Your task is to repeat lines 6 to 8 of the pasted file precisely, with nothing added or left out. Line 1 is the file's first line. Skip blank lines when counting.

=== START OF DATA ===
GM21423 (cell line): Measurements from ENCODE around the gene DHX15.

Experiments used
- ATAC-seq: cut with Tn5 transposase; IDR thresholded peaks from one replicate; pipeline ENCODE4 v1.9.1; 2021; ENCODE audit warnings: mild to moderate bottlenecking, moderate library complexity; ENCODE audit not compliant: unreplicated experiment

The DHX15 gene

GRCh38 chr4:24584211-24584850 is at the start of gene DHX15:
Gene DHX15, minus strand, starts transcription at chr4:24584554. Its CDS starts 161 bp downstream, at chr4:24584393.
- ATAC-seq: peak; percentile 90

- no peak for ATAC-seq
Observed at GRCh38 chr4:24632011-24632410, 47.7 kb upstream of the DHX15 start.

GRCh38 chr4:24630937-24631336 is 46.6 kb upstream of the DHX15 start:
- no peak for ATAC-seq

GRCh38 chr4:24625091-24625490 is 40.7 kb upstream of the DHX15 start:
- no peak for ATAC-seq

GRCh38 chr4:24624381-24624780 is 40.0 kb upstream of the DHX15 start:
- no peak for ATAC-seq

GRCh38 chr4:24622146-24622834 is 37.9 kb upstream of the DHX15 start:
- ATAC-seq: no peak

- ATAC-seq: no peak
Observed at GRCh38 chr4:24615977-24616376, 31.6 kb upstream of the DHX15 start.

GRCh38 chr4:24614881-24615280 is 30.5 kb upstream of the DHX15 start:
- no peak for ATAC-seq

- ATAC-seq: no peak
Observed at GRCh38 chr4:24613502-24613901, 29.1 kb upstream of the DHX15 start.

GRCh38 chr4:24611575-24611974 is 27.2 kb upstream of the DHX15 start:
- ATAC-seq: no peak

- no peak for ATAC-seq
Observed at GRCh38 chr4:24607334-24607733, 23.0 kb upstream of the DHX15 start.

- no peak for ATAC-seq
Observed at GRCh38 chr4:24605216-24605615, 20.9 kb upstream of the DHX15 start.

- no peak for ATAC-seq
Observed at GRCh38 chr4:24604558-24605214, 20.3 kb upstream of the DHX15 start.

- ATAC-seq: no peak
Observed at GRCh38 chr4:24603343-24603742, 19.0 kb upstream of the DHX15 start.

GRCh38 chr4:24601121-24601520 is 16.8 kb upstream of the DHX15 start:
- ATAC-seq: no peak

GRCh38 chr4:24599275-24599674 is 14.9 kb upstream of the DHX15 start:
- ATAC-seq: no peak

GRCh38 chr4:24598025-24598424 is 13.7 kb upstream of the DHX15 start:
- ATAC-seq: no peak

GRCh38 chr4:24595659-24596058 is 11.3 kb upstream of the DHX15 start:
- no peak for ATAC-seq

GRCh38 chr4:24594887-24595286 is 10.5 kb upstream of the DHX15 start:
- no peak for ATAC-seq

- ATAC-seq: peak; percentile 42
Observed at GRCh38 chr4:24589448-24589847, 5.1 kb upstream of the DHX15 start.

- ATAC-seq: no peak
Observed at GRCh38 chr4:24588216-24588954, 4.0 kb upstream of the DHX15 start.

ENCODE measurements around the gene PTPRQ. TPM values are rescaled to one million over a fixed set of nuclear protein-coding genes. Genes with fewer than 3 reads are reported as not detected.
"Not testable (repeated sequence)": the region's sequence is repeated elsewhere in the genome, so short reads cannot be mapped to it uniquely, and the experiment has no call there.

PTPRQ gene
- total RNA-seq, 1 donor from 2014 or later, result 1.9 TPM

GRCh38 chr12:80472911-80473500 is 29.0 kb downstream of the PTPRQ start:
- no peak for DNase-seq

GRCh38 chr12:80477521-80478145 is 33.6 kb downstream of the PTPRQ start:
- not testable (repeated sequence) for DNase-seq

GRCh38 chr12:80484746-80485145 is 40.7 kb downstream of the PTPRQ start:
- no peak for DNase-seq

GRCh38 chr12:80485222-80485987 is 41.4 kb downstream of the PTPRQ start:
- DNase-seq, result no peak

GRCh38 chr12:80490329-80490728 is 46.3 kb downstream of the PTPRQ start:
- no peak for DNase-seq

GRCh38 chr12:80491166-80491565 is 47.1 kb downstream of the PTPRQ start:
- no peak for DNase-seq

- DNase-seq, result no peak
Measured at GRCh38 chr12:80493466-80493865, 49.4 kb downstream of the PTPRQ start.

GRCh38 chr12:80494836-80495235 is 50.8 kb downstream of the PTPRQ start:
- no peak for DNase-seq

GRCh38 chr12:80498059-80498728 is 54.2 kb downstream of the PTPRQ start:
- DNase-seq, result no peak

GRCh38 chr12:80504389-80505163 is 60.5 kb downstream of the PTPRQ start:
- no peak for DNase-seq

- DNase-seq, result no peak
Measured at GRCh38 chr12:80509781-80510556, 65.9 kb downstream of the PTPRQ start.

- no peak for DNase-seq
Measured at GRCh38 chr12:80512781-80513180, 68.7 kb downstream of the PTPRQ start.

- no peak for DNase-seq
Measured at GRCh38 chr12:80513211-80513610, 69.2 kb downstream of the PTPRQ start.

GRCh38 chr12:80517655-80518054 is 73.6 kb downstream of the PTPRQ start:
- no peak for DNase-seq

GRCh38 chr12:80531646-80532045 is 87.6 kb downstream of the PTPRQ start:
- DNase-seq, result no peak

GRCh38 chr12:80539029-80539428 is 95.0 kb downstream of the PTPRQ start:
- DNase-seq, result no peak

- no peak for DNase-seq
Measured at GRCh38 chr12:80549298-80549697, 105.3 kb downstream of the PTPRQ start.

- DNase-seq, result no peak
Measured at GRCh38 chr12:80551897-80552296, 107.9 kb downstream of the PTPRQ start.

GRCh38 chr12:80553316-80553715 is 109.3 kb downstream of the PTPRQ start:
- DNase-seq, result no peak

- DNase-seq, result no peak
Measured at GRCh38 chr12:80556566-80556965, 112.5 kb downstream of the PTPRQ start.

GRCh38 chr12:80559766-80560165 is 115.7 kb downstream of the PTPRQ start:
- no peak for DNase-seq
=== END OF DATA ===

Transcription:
Gene DHX15, minus strand, starts transcription at chr4:24584554. Its CDS starts 161 bp downstream, at chr4:24584393.
- ATAC-seq: peak; percentile 90

- no peak for ATAC-seq